Hazel: Yeah absolutely. So in January of this year 2019, we raised 1 million USD in funding from VCs. And so I would be looking to raise more funding, so probably about mid next year. We’re a team of 14 people all based in Singapore and we over this last year now have 12 enterprise customers. So that means we do a lot of large scale artificial intelligence, a lot of custom integration and a lot of custom delivery. A couple of customers that I can talk about who we spoke about in the press – we work with Audio Networks who are really great sync company. So sync the licensing of music for film and TV. They have a catalogue of 170,000 songs, we’ve given them an AI tool that enables search on their entire catalogue very quickly using an audio reference search. So the ability to drop a track in and then in 2 seconds have it search 170,000 songs and then pull back the 10, 20 most relevant tracks in a couple of seconds rather than having to kind of think well what have we got in the database, let me find this person and where’s that track and who did that last week and maybe try some keywords. So basically AI-powered tools for the Audio Network. And they have 9 offices globally so they’re a really great one that we’re working with. And also another great company called Overcoast who are a boutique agency – offices in London and the US. Who basically needed us to tag their catalogue. So again where you know even if a catalogue is 5, 10,000, 20,000 tracks, doing it manually is no longer the most cost-efficient or accurate way of doing it. So we work with them on their catalogue tagging. So yeah. And a lot of others that are super exciting that I can’t talk about quite yet but it’s all going well.

Jack: Alright, it’s not that type of interview I won’t push you don’t worry.

Hazel: It’s a hard journalistic interview with lots of press!

Jack: Yeah, I’ve just done Louis Theroux’s book so I should now be an expert at pushing people into giving me really secret answers.

Hazel: Got it. Okay, good.

Jack: In terms of something that I wanted to ask you about we touched on a little bit before with the competition in Singapore I suppose, but with you as a business leader and with spotlights with things like women in tech, what are your thoughts on opportunity especially in machine learning and in the areas of data engineering in Singapore or your experience anywhere?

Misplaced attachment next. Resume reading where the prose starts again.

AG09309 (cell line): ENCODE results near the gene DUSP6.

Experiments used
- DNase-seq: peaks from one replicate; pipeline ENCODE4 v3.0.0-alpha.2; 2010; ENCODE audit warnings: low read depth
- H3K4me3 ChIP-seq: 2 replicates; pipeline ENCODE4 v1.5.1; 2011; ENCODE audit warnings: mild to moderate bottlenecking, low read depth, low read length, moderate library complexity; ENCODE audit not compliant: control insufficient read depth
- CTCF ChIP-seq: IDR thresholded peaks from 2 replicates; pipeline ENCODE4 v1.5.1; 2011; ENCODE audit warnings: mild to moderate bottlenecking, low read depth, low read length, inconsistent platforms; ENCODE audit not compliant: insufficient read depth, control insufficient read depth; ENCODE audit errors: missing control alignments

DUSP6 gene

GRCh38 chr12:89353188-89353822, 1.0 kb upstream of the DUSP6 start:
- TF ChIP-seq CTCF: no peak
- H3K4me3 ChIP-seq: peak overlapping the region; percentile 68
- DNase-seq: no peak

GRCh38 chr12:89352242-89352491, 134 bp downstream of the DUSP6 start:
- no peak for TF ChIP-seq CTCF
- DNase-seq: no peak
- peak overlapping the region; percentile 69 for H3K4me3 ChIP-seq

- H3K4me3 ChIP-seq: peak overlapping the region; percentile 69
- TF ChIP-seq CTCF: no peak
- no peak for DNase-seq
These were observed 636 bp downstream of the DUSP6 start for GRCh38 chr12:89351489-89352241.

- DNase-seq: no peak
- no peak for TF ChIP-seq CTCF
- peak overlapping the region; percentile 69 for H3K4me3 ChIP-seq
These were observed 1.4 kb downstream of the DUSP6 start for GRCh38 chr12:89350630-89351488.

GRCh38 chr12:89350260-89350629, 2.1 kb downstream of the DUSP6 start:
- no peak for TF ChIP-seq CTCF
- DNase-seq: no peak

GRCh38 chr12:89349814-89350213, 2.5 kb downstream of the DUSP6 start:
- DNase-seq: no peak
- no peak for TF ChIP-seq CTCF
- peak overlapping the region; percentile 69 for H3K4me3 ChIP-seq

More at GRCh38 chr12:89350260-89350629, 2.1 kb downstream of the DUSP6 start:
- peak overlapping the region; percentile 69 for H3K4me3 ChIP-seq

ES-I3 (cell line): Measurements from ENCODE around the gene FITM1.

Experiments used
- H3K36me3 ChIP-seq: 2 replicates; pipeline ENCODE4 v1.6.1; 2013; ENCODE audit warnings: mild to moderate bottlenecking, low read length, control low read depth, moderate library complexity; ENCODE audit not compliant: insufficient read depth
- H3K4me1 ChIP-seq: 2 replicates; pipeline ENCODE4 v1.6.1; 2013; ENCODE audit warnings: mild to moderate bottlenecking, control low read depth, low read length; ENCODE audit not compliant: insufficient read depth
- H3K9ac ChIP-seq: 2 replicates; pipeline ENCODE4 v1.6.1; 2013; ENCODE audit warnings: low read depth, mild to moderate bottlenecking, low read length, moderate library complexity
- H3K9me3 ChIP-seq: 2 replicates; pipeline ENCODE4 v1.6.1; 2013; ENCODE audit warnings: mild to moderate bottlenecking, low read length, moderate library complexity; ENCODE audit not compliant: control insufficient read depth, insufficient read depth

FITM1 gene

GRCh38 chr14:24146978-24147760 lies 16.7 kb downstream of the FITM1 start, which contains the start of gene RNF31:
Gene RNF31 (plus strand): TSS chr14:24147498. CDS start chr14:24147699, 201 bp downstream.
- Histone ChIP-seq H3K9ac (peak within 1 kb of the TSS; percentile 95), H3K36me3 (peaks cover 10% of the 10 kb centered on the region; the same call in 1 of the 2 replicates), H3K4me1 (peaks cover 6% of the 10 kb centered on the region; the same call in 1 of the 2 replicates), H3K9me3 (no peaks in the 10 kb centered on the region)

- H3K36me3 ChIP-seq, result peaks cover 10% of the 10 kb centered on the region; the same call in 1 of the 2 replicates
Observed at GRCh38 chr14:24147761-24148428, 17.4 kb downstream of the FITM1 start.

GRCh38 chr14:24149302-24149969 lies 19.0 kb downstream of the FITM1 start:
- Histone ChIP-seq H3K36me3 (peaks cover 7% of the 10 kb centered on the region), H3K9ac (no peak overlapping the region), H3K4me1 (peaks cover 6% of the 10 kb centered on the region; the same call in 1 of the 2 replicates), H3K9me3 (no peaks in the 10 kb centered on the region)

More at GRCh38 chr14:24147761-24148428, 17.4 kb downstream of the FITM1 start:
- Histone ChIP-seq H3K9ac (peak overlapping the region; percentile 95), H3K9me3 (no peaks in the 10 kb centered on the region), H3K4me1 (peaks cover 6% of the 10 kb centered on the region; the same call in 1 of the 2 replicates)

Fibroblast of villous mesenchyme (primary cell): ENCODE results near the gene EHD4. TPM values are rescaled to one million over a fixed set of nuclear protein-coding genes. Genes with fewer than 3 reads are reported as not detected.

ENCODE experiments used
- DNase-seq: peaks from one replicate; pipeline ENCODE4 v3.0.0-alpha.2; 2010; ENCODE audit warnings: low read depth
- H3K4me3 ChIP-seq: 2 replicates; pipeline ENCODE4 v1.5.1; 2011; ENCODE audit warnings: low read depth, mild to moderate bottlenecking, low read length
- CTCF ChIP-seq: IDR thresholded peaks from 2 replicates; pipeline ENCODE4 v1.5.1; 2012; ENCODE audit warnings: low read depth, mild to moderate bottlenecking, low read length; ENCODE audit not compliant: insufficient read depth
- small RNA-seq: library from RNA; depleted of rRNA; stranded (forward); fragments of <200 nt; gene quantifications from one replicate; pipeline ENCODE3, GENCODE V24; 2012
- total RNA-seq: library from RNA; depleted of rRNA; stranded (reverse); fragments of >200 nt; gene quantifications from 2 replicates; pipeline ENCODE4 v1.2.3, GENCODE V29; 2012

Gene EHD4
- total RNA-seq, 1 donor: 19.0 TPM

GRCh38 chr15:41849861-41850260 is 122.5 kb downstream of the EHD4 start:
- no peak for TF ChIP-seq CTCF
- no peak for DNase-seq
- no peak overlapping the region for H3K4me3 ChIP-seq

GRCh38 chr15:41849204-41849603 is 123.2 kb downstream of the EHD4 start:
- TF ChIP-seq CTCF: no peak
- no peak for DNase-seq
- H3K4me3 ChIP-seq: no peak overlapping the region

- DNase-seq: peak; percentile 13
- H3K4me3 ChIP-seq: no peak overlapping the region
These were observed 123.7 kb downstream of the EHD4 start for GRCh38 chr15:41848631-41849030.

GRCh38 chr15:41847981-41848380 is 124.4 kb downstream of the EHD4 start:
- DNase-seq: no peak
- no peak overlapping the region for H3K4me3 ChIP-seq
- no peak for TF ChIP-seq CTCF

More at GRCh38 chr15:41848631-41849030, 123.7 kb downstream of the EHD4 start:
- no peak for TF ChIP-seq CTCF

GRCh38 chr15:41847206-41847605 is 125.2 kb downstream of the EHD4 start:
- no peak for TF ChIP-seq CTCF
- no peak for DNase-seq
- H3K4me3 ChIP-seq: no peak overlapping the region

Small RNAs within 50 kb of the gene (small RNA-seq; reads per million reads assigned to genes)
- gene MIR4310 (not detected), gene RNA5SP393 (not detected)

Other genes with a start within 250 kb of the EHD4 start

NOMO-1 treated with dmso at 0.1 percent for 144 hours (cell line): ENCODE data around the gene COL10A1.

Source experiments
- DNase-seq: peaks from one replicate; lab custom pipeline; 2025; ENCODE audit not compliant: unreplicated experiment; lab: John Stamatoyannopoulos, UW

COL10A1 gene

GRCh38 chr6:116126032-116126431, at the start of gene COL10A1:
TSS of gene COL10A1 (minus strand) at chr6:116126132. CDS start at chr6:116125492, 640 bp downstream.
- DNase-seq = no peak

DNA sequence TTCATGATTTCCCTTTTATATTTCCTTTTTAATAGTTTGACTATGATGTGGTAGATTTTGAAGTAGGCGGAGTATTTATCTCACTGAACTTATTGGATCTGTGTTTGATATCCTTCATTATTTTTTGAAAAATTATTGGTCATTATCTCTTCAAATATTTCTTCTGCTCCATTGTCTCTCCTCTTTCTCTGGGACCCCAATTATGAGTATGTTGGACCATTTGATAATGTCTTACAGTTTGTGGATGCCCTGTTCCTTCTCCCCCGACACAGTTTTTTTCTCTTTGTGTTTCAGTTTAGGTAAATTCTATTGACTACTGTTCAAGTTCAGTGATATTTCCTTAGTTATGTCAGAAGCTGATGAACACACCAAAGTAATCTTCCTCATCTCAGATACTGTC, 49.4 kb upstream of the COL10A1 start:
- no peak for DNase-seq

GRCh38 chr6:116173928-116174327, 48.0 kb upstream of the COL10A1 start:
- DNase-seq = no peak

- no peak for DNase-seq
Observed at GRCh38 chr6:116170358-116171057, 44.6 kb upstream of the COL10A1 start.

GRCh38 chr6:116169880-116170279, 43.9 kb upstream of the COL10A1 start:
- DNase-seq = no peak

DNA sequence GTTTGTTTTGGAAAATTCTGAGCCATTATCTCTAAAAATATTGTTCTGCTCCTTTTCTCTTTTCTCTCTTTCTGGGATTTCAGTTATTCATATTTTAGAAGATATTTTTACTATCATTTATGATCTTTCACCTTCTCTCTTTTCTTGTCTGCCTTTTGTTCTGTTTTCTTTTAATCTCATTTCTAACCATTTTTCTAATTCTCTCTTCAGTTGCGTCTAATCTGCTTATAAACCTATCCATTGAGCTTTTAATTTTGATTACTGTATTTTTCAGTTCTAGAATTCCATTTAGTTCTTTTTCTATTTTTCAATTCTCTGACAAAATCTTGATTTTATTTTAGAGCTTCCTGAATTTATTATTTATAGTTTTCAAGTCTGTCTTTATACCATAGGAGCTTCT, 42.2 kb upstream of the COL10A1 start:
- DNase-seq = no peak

Hazel: Yeah I mean it’s a, it’s a tough one as well because even though I’m the CEO of a tech company I’m not the technical co-founder. So you know I find that having a good understanding of the technology is absolutely essential. I need to be able to understand what we do so I can explain it and sell it to other people. But I can do that without being able to code myself. I think it’s really interesting actually because I organized a dinner the other night and I, you know I was like I’m just going to invite all my favourite CEOs. Because I met my co-founder through a start-up incubator called EF. And so, you know, EF definitely had more men than women. That’s just how it goes when it comes to applications. And then when I – you know – I found when I was putting together my shortlist I was like, oh there’s not as many women on here as there should be you know. I’m trying to sort a nice sort of 50/50 balance dinner party and I was really struggling to find female CEOs to invite apart from myself. And so I think it is something that I feel I want to be proactive about to make sure there are opportunities. I think it does as an industry, as an entrepreneur and a founder, it definitely does still skew towards there being more men. However there are these great kind of enclaves where women get together and exist so, there’s a really great online community called Elpha which was started by two women that used to work at Y Combinator in the US and I love that. It’s an online community. And there’s also one in Southeast Asia called She Loves Tech run by a woman called Leanne. And again, you know, these opportunities where we come together and we work on stuff together are really important. And I think I guess technology more than anything has made it really instantly accessible for me to meet Leanne through Instagram, for me to be a part of the Elpha community without being based in the US. I think the reality of the day to day it’s still – there still seems like there’s a lot more men that are founding starting companies. But I was really pleased as well because I was having a chat with our lead investor the other day and he said that 25% of all their founders that they’ve funded are women. So I mean that’s a really high percentage given the kind of global standard. So I think it’s changing, it’s out there, but you’ve got to do a little bit of discovery to kind of find the communities and find where they are. But I’m happy to go looking.